As I mentioned in the previous post, my sister and I got tickets for the Friday night taping of http://prairiehome.publicradio.org/. Weactually got tickets for a small seating area they've setup on the stage on both sides of the house band; they just went on sale on Thursday. Here's my notes, reconstructed after the show with my sister's help. It was really amazing, especially seeing Tom Keith do all of his sound effects and hearing the band play live just feet in front of us. The show was a special performance to air during pledge drives in April, so it ran to almost three hours, with them planning on editing it a bit to make room for stations to insert their beg-a-thons.
We got there about 7:30PM and stood in line until they opened the stage for seating. Cyndi and I had tickets #1 and #2.
We found seats at floor level behind the drum set for the visiting band, BR549, a really good rockabilly combo from Nashville. My view was slightly blocked by the drummer's monitor, but Cyndi had a clear view to center stage, but we could both see all the actors during their productions.
I picked up a copy of Garrison's book on former Minnesota governor Jesse Ventura and a Battlefield Band CD ("Leaving Friday Harbor") from the shop in the theater lobby.
Garrison Keillor came out and talked to a few people on the stage before the show. A guy commented on his bright red sneakers; Garrison said they were hard to find on the Internet--everyone was into greens and browns now--but they're useful when walking through the snow, so you can always see your feet.
He did a short warmup monologue before the show, talking about how his seven-year old daughter just had her tonsils removed and about the cold snap we're in. The show was a special program to air in segments during April pledge breaks, so the in-joke was that everyone was talking about the great spring weather when it was -8 outside.
Opening "American Public Media" jingle, then Garrison sung his song, mentioned sponsors Land's End and Sleep Comfort, and started with a fundraising duet that mentioned Terry Gross and Car Talk
BEBOP-A-REEBOP RHUBARB PIE sponsored a sound-effect laden bit about your nightmares where you didn't support your public radio station, it is shut down, and you're attacked by a red-eyed Doberman with a membership roll in one paw.
Garrison quoted a lot of writers and poets on friendship. My favorite quote was that friendship meant that you could blackmail each other, but you don't.
Rich Dworsky's sister Sally was out from LA and did a really beautiful cover a Sheryl Crow song. She also had a great haircut, the kind you can't get in Minnesota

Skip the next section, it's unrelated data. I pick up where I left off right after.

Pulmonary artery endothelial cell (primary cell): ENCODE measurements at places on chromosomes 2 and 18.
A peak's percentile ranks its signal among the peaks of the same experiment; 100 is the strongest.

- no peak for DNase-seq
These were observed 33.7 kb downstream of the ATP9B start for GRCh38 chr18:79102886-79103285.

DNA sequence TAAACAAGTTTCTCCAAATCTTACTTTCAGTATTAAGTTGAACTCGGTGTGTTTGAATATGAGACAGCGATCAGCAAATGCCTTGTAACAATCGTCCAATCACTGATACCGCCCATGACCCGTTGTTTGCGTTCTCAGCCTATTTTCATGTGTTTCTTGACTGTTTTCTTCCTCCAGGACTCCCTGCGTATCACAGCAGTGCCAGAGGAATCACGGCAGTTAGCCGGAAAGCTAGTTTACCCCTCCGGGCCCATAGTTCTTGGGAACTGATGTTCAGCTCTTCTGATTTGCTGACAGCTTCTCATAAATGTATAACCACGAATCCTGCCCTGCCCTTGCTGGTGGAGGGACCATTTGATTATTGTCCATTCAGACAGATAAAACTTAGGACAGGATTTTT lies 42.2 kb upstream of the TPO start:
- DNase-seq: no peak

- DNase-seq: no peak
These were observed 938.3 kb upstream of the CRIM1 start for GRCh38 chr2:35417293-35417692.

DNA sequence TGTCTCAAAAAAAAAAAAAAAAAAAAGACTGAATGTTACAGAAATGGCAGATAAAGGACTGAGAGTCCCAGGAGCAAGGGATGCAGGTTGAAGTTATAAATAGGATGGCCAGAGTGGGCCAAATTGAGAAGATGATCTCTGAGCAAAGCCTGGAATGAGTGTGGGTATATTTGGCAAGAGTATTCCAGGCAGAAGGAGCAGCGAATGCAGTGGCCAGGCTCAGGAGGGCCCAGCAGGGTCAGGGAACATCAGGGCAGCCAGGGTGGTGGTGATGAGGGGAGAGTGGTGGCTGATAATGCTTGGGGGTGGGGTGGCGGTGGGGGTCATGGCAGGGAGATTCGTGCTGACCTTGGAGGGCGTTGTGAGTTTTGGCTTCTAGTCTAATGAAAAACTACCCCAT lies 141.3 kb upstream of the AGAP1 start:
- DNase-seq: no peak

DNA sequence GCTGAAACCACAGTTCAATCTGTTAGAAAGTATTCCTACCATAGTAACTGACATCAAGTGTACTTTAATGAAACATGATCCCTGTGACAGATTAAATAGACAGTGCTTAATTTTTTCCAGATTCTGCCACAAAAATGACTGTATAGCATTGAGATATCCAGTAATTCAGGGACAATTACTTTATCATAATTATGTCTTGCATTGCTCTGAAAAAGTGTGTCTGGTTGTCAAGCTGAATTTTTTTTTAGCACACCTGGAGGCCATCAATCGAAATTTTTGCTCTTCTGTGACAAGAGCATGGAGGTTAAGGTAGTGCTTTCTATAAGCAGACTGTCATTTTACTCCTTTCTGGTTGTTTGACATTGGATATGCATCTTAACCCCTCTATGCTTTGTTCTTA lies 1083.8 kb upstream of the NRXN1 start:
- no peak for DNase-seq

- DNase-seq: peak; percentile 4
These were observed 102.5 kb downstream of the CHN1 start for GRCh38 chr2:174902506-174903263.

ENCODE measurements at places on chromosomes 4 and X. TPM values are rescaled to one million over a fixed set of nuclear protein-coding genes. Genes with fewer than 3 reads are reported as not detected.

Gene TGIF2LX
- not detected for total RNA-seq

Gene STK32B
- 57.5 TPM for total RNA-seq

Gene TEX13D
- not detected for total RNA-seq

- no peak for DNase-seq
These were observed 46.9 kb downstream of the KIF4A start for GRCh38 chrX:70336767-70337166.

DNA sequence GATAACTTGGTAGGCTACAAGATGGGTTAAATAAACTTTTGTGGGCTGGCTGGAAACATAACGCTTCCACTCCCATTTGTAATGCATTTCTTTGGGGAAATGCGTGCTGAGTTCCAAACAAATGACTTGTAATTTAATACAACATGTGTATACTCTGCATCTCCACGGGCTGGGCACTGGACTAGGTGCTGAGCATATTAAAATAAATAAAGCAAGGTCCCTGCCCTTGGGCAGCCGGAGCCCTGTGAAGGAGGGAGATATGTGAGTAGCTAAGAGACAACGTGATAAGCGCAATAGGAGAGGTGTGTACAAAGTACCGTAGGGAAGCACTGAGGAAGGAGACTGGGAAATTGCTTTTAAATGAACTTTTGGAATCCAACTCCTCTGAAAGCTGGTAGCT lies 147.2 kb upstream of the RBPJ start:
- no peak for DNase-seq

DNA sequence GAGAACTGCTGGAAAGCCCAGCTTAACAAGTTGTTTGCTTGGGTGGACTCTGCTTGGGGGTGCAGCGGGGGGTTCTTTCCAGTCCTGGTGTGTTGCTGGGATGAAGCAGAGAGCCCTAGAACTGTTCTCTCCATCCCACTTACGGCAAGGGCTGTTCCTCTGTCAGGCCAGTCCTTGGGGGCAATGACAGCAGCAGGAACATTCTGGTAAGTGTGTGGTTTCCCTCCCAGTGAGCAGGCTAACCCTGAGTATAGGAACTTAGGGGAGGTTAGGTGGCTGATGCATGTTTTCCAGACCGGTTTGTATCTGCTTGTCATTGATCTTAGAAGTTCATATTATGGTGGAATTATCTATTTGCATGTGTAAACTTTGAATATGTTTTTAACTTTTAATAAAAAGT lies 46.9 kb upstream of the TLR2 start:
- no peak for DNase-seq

Guy Noir makes money by dogwalking, reads the New York Times to pick up girls, meets someone a woman, Mona, who has a toy Chihuahua (bred with a hamster), makes up stories about Ira Glass being his college roommate, gets pulled into working a pledge drive, gets called by Rocko, has to imitate a dog singing, and runs away in the dark.
Quick POWDERMILK BISCUITS jingle and song, something my sister really enjoyed.
Garrison hosted a Q&A session; some questions were boring and poorly asked, but he and the other actors did a great job improvising sounds effects and characters when answering the question from a young girl about how to do a scary radio show. He dodged a question about what he thought of our president, saying that Americans love redemption and that Republicans give a lot of money to public radio too. There was a nice answer to a girl who was an English major and engaged to a Lutheran minister that praised the benefits of learning the English language.
They did a parody of a newscast, with a bubbly newscaster played by Sue Scott and a story about a comet that would hit the earth later that evening, destroying all life. Other characters included a weatherman who predicted a high of 7000 degrees, a sportscaster that chewed out the management, tried to get the newscaster to make out with him, and got shot by the newscaster, who then reported on the murder.
Rusty and Lefty are out on the trail, when Lefty starts using word he learned from the radio, including iconic, vicissitude, and shibboleth. They go to a bar to find a schoolmarm who would have a dictionary so they could find out the definition of those words. They meet Lefty's friend, a writer of almost 300 Western novels, get into a fight, and Rusty finds a schoolmarm that wore tight jeans and rhinestones, "a walking anatomy lesson", that wants him to come up to her room to use the dictionary. Lefty promised to listen to public radio so he could learn words that would win him a schoolmarm of his own.